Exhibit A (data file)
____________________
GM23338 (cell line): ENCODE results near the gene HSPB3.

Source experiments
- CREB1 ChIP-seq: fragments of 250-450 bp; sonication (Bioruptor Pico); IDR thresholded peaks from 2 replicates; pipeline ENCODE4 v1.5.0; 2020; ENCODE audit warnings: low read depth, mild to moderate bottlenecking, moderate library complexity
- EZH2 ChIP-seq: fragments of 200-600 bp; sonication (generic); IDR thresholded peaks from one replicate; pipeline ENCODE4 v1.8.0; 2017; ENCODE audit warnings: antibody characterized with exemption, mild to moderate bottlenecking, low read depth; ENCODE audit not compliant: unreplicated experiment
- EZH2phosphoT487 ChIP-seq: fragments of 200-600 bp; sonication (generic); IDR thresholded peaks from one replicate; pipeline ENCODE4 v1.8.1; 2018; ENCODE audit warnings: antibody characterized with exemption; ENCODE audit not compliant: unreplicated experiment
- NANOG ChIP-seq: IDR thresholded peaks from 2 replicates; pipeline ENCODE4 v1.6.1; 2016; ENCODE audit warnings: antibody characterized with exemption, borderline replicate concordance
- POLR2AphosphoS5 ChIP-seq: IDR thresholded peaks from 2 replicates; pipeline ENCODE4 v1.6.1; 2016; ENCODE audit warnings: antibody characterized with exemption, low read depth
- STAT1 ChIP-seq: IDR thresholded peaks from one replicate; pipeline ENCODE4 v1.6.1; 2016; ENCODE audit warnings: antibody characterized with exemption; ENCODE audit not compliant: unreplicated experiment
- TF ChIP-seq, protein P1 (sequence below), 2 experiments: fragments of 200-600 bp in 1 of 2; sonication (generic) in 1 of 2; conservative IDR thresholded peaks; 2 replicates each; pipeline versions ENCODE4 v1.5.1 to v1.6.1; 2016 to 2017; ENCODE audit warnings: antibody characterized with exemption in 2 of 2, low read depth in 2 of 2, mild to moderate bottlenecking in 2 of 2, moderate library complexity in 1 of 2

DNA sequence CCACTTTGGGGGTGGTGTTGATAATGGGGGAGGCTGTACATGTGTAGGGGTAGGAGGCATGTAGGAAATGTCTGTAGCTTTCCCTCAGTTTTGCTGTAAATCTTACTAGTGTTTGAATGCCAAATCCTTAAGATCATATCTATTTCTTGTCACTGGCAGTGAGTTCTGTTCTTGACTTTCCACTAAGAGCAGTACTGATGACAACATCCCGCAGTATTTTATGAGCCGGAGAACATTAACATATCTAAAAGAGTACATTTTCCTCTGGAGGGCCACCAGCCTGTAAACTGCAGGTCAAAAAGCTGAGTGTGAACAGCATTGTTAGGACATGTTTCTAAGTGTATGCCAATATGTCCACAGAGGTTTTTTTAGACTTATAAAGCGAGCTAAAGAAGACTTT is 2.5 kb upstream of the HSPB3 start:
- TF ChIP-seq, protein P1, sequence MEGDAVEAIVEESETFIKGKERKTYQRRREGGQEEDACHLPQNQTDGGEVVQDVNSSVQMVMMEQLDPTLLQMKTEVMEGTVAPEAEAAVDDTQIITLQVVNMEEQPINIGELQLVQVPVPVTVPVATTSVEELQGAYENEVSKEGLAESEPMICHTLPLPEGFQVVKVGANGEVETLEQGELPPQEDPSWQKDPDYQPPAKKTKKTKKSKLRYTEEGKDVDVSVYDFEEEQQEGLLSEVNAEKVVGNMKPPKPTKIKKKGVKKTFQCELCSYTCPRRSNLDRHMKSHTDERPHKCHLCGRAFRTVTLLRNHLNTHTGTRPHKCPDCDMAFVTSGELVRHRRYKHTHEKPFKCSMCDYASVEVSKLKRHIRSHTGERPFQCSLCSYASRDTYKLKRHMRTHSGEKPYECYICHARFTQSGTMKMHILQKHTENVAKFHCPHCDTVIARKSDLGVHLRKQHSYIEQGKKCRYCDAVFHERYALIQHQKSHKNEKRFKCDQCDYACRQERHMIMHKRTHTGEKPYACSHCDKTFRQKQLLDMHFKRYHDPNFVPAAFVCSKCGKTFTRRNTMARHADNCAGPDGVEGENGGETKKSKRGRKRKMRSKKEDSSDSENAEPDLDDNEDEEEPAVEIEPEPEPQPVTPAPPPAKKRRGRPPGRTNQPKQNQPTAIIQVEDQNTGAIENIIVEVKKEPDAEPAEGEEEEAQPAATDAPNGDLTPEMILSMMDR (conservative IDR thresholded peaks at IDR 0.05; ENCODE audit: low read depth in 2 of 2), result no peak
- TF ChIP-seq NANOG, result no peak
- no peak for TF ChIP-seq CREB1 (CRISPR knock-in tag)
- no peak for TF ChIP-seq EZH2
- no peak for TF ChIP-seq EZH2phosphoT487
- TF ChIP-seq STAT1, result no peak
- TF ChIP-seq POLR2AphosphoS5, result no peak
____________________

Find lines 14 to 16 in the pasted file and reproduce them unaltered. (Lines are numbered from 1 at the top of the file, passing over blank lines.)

- no peak for TF ChIP-seq EZH2
- no peak for TF ChIP-seq EZH2phosphoT487
- TF ChIP-seq STAT1, result no peak